Not enough miles. Not enough miles. Not enough miles. That was the thought that kept going through my head as I fell further and further behind my goal pace. After a couple weeks of reflection and learning, it’s clear to me that that was a significant contributing factor to the missed goal, but there were many other reasons that brought me to the finish line over an hour after my goal.
Race week approached like the previous two L100 race weeks. I felt prepared. I packed throughout the week and ensured that I had everything I could possibly need to finish the race. Thursday brought the arrival of my parents and Uncle Tim who would be in Leadville for their second and first times respectively. Friday morning, we headed up to Leadville for athlete check-in and the mandatory athlete meeting. It lacked the energy of year’s past, but still started to put me in the right mindset
From there, we headed out to Twin Lakes to set up our tent for the next day and get the lay of the land. Big thanks to Mom for being the team photographer!
We headed back to Breckenridge for the night, grabbed a quick dinner and headed to bed. 4 am is early, no matter when you go to bed.
Having not completed a qualifier this year, I was delegated to the white corral, which is the last corral. I was pretty concerned about the inevitable traffic jam that would come on St. Kevins, so I headed to the corral fairly early to try and get a spot towards the front of the section. Thankfully, I was able to hop in towards the front, but looking down towards the start line, I could see that I was going to have to deal with more people than I was used to.
At 6:30 sharp, the shotgun went off but it wasn’t for another couple minutes that I crossed the start line and the clock started ticking. The first 3.5 miles of the race fly by on the clock but are filled with nerves and attempts to keep hands from freezing. After 9 minutes, we were on dirt and headed towards St. Kevins. Almost instantly the slow and go riding started. Initially, I rolled with it and figured it would sort itself out, but unfortunately it became the norm. Mistake #1: I should have been more aggressive at the bottom of St. Kevins working to establish my position. By the time I did, it was too late on the climb and movement was minimal without being a jerk. I slogged through St. Kevins, keeping myself calm by reminding myself to trust my fitness and that there was plenty of miles left to work back time on the clock.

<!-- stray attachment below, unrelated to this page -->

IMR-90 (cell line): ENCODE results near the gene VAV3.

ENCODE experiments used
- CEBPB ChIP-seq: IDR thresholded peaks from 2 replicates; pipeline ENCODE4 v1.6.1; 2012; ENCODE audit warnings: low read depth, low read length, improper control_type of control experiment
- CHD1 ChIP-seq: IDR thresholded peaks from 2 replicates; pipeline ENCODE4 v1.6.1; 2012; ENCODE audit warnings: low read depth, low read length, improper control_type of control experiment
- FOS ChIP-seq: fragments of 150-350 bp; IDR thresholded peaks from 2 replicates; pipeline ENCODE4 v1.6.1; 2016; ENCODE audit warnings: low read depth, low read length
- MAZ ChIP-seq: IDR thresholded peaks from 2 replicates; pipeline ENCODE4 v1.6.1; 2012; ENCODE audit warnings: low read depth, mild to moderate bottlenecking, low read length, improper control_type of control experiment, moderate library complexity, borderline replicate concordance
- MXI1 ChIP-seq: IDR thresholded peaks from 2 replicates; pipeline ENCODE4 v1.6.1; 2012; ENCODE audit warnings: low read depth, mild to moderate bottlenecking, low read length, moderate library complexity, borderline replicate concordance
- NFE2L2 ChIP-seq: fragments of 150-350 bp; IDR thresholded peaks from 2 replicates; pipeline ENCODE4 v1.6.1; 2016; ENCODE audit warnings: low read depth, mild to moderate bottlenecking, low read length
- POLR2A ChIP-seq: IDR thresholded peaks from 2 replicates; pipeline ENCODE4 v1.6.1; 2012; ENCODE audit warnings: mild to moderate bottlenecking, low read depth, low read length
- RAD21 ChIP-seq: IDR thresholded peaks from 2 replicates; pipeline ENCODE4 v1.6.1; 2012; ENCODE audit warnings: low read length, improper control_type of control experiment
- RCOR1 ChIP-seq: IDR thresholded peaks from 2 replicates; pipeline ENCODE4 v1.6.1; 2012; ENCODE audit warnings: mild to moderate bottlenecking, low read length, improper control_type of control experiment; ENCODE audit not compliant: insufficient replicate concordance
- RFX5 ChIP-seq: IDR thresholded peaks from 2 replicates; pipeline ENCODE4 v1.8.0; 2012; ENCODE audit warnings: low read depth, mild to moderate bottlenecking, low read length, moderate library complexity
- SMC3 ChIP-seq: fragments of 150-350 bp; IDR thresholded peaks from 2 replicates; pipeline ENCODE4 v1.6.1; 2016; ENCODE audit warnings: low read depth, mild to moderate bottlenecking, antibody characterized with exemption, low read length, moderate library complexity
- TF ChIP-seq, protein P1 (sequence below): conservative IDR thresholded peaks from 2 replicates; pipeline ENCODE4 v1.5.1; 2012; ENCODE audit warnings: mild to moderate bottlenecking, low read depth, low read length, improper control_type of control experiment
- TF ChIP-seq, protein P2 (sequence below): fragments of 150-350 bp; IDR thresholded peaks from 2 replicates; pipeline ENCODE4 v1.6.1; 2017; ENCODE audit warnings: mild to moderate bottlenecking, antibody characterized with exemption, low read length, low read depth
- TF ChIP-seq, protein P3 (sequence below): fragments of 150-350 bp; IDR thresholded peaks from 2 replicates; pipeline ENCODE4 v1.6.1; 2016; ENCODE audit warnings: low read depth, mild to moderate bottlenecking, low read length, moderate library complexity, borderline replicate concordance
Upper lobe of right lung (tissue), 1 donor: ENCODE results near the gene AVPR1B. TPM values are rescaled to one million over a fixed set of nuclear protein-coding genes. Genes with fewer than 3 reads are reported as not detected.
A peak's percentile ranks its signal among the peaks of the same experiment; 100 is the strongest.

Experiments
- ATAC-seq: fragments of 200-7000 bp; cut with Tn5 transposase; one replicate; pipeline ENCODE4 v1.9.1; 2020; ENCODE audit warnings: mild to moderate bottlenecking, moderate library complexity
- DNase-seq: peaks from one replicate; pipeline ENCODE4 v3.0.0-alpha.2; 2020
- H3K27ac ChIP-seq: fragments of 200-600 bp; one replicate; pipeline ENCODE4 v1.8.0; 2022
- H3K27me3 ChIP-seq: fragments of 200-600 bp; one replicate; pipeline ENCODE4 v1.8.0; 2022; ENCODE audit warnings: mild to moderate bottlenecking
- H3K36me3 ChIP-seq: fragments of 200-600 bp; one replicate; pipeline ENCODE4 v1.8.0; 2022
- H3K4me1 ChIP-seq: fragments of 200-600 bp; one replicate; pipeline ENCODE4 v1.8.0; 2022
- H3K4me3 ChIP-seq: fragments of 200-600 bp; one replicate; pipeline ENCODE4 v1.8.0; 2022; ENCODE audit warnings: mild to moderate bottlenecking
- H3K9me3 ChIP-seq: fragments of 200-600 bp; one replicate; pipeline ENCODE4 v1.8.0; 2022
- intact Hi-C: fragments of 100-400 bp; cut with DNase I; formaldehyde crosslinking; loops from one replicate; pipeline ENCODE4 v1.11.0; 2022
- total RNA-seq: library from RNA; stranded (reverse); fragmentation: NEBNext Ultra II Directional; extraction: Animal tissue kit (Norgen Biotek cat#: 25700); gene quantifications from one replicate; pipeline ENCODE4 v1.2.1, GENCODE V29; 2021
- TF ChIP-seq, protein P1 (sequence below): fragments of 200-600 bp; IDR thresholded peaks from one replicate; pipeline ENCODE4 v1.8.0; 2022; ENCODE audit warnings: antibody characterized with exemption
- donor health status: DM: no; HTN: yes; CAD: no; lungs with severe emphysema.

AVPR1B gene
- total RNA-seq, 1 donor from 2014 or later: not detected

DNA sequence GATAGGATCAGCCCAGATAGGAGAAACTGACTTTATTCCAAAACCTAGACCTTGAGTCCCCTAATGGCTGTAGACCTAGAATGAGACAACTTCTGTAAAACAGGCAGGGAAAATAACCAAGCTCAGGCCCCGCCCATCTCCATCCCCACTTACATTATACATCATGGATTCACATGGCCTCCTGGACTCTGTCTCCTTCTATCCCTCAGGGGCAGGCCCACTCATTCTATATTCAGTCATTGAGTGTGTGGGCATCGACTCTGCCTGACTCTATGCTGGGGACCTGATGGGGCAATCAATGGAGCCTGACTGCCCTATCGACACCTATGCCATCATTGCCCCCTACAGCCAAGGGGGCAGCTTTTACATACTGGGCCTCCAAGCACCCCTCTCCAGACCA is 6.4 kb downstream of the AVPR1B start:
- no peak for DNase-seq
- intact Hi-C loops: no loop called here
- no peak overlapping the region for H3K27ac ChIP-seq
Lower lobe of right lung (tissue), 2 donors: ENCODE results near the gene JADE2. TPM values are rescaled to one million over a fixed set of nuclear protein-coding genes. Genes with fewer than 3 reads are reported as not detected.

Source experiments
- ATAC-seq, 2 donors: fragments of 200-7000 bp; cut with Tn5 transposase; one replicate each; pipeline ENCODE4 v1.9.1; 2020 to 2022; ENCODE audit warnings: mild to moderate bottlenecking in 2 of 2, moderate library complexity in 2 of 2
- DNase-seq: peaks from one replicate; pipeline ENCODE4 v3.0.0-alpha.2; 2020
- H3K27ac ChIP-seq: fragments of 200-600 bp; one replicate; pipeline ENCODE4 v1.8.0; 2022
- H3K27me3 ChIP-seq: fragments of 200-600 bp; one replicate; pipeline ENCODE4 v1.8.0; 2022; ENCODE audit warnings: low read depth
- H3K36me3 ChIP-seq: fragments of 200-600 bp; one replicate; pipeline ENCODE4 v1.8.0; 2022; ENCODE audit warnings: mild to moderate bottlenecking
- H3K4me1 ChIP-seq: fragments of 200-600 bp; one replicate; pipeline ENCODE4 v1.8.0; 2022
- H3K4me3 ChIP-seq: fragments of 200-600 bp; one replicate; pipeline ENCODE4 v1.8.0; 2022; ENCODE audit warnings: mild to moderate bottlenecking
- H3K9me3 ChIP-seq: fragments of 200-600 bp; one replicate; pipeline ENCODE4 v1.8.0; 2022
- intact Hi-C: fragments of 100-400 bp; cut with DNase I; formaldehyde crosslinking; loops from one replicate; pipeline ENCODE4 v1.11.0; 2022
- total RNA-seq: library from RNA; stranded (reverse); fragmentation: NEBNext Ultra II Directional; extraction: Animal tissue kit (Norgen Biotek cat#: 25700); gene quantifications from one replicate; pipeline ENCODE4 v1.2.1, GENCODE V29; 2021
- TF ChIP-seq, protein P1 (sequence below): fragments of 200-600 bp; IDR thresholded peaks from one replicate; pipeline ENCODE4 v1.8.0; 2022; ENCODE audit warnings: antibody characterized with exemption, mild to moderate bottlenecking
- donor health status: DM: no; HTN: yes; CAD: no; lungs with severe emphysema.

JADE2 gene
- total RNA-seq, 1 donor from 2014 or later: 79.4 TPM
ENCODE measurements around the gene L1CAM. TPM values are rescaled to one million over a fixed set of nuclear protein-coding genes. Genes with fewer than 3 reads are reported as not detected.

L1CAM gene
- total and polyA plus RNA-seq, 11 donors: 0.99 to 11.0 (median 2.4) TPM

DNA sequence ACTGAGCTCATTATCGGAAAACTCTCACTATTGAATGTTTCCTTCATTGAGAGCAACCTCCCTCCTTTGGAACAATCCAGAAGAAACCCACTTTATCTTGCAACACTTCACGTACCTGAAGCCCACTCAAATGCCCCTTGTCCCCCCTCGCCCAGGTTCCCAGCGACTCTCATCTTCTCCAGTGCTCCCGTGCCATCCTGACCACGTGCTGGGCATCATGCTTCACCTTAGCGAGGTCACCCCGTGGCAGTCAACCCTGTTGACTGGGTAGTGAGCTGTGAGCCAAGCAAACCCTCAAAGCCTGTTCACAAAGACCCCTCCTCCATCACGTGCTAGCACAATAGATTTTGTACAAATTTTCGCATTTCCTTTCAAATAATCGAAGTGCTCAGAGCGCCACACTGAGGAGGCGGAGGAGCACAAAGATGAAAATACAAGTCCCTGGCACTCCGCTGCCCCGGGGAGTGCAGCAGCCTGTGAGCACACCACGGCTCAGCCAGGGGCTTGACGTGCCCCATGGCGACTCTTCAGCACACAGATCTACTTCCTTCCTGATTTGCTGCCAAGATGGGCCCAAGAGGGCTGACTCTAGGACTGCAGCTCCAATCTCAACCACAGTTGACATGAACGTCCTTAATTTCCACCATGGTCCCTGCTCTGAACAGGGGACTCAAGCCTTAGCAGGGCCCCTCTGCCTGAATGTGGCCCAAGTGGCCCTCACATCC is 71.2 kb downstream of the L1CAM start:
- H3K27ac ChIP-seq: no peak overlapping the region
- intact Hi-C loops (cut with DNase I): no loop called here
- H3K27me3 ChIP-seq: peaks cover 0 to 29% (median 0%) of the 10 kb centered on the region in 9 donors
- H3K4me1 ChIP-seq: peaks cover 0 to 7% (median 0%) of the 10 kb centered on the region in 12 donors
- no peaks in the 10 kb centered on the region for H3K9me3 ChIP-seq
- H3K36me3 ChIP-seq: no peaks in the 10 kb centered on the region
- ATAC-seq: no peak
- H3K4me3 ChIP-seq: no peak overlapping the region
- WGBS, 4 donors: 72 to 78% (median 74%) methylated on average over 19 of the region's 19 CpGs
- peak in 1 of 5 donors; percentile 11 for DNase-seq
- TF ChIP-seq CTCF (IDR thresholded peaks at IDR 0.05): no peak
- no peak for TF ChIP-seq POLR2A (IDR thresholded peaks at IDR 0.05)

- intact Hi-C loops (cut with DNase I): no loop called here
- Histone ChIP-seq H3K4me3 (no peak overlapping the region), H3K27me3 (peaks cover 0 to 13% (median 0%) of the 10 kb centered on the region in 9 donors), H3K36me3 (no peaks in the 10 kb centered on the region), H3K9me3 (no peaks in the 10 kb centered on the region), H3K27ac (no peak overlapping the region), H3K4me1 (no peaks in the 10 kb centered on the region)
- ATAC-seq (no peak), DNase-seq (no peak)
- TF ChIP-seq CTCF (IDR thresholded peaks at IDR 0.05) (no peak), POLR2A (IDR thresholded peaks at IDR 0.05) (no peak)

St. Kevin’s Summit (10.6 miles) – 1:04
After a quick roll through of St. Kevin’s to grab a banana, I hit the 3 mile road descent, working my way up to 40 mph and trying to grab back some of the time I’d lost. Historically, I’ve enjoyed the climb up Sugarloaf, so I was looking forward to getting after it.
15 minutes after St. Kevins, I turned onto the dirt road section and worked my way up towards 11,000 feet on the second climb of the day. I was working my way up and passing riders which boosted my confidence. I was feeling good and warming up nicely. My Trek Procaliber 9.6 was climbing well and I was enjoying the speed of the hard tail.
I topped out a little under 2 hours on top of Sugarloaf and went to work on the sketchy Powerline descent as the leader of my group. We reached the bottom with only one spot where I felt like I might go down. I’ll take that on Powerline.